Front. Energy Res., 10 September 2019
Sec. Sustainable Energy Systems and Policies

Editorial: The Rebound Effect and the Jevons' Paradox: Beyond the Conventional Wisdom

  • 1Center for Energy and Environmental Sciences, Faculty of Science and Engineering, University of Groningen, Groningen, Netherlands
  • 22.-0 LCA Consultants, Aalborg, Denmark
  • 3Behaviour and Building Performance Group, Department of Architecture, University of Cambridge, Cambridge, United Kingdom
  • 4Sussex Energy Group, SPRU-Science Policy Research Unit, University of Sussex, Brighton, United Kingdom
  • 5Institute of Sociology, Jagiellonian University, Krakow, Poland
  • 6Western Norway Research Institute, Sogndal, Norway

The rebound effect (RE) is an umbrella term for a range of mechanisms that undermine the expected energy savings from improved energy efficiency. Since the seminal work of Stanley Jevons (“The Coal Question”), the “problem” of the rebound effect has repeatedly appeared in energy policy debates, challenging the consensus that improved energy efficiency will reduce energy use and carbon emissions and mitigate resource depletion. Most authors view energy efficiency as essential for reconciling economic growth with environmental sustainability, and consider rebound effects to be modest in size and easily addressed. However, there has always been a vocal minority who argue that rebound effects frequently exceed 100% and can potentially eliminate all of the energy savings from improved energy efficiency (“Jevons' Paradox”). This contentious and polarized debate has largely been confined to the academic world, with only occasional infringements into the public sphere. Until recently, the empirical research on rebound effects was also relatively modest, with <10 articles per year mentioning the topic between 1998 and 2008.

However, academic interest in the topic has exploded since 2008, with more than 50 articles being published each year between 2015 and 2019. This suggests that that rebound effects are becoming increasingly recognized as a serious issue of concern and as an important field of investigation. The majority of these articles take the perspective of orthodox economics, and seek to estimate the size of rebound effects from historical data. However, as interest in the topic has grown, the diversity of perspectives, methodologies and approaches has increased, including contributions from a range of disciplines. This Research Topic of Frontiers in Energy Research and Frontiers in Sociology aims to capture some of these new perspectives, and prioritizes contributions that depart in significant ways from the economic orthodoxy.

The Research Topic consists of seven highly diverse contributions, which we briefly summarize below.

First, Santarius et al. discuss how disciplines such as psychology, sociology, and industrial ecology can contribute to the understanding of the rebound effect and highlight: first, the gap between the limits of any one analysis and the possible effects beyond those limits; and second, the challenge of isolating the causal influence of efficiency improvements from other relevant factors. They also discuss the implications of rebound effects for public policy.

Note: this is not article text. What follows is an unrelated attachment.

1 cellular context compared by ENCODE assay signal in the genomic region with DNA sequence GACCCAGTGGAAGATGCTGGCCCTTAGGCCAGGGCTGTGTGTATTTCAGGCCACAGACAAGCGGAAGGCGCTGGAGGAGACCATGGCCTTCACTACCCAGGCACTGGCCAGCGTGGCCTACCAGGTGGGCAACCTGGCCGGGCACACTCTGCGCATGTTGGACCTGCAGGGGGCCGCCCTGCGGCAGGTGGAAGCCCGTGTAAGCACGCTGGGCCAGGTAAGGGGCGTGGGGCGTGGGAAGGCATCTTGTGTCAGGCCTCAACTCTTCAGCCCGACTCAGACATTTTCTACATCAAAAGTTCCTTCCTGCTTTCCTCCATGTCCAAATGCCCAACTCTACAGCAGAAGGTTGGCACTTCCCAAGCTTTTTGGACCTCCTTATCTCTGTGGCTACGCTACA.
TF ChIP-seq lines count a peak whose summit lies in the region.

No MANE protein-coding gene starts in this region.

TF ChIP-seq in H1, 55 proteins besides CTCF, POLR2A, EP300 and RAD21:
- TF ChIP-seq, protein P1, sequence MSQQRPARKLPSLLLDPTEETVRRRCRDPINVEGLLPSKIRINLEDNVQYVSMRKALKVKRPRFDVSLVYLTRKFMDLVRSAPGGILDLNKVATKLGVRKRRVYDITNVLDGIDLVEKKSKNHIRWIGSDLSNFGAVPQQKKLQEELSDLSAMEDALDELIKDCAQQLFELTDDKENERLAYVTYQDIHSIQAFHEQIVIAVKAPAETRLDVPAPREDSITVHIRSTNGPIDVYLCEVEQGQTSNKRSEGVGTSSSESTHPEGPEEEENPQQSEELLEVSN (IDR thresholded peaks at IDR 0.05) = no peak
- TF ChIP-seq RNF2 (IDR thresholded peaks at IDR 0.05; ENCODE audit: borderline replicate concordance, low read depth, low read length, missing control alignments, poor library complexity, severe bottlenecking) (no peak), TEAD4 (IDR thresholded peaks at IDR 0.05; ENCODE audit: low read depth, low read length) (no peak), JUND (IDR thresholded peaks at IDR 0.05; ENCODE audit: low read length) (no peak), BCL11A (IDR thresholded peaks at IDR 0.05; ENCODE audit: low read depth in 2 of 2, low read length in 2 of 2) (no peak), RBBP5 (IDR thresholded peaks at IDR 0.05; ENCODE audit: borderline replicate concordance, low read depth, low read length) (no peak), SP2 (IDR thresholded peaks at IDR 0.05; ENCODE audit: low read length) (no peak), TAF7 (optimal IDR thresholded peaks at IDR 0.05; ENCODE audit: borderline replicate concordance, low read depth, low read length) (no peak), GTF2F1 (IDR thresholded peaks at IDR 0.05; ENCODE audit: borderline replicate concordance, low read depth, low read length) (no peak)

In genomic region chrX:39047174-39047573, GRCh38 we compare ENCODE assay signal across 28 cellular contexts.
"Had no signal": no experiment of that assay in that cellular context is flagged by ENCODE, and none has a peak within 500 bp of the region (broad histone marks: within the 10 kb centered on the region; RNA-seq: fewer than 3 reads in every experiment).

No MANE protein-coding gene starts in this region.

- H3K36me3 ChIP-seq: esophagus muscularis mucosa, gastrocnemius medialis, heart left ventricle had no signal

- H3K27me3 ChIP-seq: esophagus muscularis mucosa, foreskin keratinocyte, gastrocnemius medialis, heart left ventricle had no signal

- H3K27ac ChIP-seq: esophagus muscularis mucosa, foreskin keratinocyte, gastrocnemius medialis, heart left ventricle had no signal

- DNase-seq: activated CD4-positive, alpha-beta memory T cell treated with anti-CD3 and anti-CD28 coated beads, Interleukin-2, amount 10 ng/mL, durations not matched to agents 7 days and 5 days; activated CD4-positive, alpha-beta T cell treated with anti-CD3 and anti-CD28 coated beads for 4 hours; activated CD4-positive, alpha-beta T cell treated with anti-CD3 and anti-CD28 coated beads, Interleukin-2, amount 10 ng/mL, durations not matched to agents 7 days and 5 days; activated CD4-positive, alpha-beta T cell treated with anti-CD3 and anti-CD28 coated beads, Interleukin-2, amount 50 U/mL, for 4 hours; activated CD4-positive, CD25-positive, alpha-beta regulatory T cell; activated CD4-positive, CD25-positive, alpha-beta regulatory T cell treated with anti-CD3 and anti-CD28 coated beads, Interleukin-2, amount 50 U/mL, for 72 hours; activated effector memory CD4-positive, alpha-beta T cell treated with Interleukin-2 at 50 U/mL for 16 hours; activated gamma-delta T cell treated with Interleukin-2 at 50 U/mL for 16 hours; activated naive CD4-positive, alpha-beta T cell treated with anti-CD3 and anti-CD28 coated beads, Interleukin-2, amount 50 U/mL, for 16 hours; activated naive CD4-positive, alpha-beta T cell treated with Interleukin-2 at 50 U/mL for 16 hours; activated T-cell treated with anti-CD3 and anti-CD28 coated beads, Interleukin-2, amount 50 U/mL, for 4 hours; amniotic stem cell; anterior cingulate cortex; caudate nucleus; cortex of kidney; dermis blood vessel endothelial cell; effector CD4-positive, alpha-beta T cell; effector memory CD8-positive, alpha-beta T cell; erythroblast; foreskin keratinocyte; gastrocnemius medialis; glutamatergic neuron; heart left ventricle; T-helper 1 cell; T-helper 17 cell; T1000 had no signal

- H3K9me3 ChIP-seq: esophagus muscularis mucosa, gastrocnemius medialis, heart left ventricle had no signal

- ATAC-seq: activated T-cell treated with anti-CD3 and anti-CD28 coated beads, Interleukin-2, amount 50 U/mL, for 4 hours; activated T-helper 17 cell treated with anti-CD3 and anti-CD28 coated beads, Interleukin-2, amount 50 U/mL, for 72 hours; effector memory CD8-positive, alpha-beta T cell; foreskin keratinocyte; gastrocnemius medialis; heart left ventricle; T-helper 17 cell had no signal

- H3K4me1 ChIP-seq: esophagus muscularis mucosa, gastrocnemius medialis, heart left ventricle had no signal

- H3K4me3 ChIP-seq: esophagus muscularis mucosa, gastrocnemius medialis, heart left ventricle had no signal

Arrobbio and Padovan analyse the dominant discourse on energy efficiency and suggest that the higher the expectations from energy efficiency, the lower the results in terms of reductions in energy use. They argue that these expectations may obstruct alternative strategies that are more effective in reducing environmental impacts.

Wallenborn provides a more in-depth discussion of the contribution of different disciplines to the understanding of rebound effects, and suggests ways in which their diverse insights can be synthesized. He argues that rebounds arise faster when infrastructures and markets enable energy to circulate, and when energy consumers are in competition.

Freeman develops a novel system-dynamics model of rebound effects which goes beyond traditional mechanisms to include economy-wide effects, transformational effects, frontier effects, and international rebound effects. Drawing upon the concepts of natural capital, ecological footprint and the great acceleration, she shows how such a model provides a useful “sand-box” for testing ideas about the future.

Dütschke et al. take a psychological perspective on rebound effects, and show how voluntary actions by individuals to reduce their environmental impacts can have unintended consequences. This is because people may feel they have “done their bit” for the environment and can subsequently spend time and money on more energy-intensive goods and activities—so-called “moral licensing.” The authors develop a theoretical model that explains how economic and psychological motivations can trigger both rebound effects and moral licensing, and review the empirical evidence on the latter.